One of the things we’ve heard people miss from smartphones is the replaceable battery, and it’s just not there for most of them. Apple’s iPhone has never really had it, either, but with a case, you can bring it back.
Easily one of the more unique concepts we’ve seen, Australian smartphone case maker Dog & Bone has one of the more interesting takes on what a smartphone battery charging case should be, delivering removable and replaceable batteries to the charge case.
That’s the idea of Dog & Bone’s “Backbone” case, with a ruggedised frame and edge military tested to around one metre drops and a section carved out the back allowing you to replace what goes in there.
Two options exist for you to fill this space, with either a wireless QI charging block or a 1500mAh battery, and to load it in, you just sit the iPhone 6 or iPhone 6S on the Lightning dock before manoeuvring the block into place at the back.
The first option is handy if you rely on a wireless charger, which the Backbone case can actually come with, allowing you to charge the 4.7 inch iPhone simply by plugging this block into the phone and Backbone case and then leaving the phone on the charger. Easy.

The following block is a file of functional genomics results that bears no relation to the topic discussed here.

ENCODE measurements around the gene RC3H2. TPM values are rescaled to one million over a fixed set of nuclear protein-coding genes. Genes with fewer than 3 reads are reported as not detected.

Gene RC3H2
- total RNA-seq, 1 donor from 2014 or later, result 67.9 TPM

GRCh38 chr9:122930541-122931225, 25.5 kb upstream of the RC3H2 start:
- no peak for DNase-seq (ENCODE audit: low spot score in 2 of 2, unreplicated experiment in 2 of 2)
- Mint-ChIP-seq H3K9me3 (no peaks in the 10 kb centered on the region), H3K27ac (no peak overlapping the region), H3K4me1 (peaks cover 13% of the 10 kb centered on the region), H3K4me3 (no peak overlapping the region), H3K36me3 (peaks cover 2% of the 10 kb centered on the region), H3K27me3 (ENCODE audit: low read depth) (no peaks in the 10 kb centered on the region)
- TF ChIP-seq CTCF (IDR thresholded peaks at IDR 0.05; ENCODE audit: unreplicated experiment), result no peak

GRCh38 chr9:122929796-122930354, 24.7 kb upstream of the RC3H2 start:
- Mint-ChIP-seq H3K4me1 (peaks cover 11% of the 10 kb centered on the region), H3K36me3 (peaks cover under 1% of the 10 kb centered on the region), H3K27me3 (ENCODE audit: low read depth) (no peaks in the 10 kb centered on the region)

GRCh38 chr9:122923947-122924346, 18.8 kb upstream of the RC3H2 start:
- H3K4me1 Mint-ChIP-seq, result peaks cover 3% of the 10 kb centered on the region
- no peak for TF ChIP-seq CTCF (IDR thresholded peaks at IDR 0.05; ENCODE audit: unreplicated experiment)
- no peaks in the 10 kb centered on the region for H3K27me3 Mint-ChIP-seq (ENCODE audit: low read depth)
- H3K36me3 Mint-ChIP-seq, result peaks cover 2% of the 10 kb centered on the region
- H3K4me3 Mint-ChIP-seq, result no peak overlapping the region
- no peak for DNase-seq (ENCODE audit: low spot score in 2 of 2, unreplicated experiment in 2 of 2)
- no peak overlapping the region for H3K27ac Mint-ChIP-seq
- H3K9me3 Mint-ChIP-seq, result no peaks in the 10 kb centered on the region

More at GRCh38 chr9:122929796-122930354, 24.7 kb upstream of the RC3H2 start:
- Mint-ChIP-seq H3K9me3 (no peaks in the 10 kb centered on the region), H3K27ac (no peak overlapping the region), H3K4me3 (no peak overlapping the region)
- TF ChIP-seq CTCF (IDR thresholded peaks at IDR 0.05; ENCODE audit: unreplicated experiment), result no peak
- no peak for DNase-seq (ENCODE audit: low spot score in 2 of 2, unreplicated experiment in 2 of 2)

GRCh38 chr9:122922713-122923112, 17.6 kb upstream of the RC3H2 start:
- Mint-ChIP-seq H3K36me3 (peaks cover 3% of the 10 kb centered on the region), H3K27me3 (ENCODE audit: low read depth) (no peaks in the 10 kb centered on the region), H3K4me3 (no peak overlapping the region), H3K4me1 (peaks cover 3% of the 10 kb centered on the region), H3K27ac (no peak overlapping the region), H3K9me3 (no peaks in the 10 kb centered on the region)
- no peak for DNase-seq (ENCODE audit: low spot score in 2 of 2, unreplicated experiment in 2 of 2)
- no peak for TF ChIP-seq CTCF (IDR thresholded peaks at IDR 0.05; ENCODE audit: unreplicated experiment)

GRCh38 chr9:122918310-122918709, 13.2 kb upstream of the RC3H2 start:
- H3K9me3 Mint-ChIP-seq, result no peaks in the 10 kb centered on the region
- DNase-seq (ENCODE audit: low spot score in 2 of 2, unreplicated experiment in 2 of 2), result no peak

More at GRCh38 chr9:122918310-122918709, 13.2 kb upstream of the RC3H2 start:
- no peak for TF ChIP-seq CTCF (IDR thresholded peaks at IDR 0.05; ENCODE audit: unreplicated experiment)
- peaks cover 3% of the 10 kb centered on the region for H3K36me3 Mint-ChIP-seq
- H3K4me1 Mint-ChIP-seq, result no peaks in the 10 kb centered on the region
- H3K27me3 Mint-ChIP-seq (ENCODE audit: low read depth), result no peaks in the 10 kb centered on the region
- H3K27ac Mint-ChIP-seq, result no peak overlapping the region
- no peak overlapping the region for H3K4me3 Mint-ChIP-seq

If, however, you prefer to give yourself a boost in the battery life department, the wireless charging block can be replaced on the back, and switched out with a battery.
Now let’s say you have several batteries: with a few in hang luggage, you’ll be able to slip out the battery in the Backbone case quickly and easily, using it to recharge your iPhone.
The concept is definitely very interesting, and if a phone charging case doesn’t quite offer as much life as you need or you’re heading some place where there won’t be a phone charger for some time, stacking your bag with a few batteries could just make up the difference between being able to use the phone and realising you have a paperweight instead.
Pricing on Dog & Bone’s neat battery replacement case comes in at eight $125 without the QI charging pad or $152 with it, and to get a battery block, you’ll need to pony up an extra $85 each per battery block.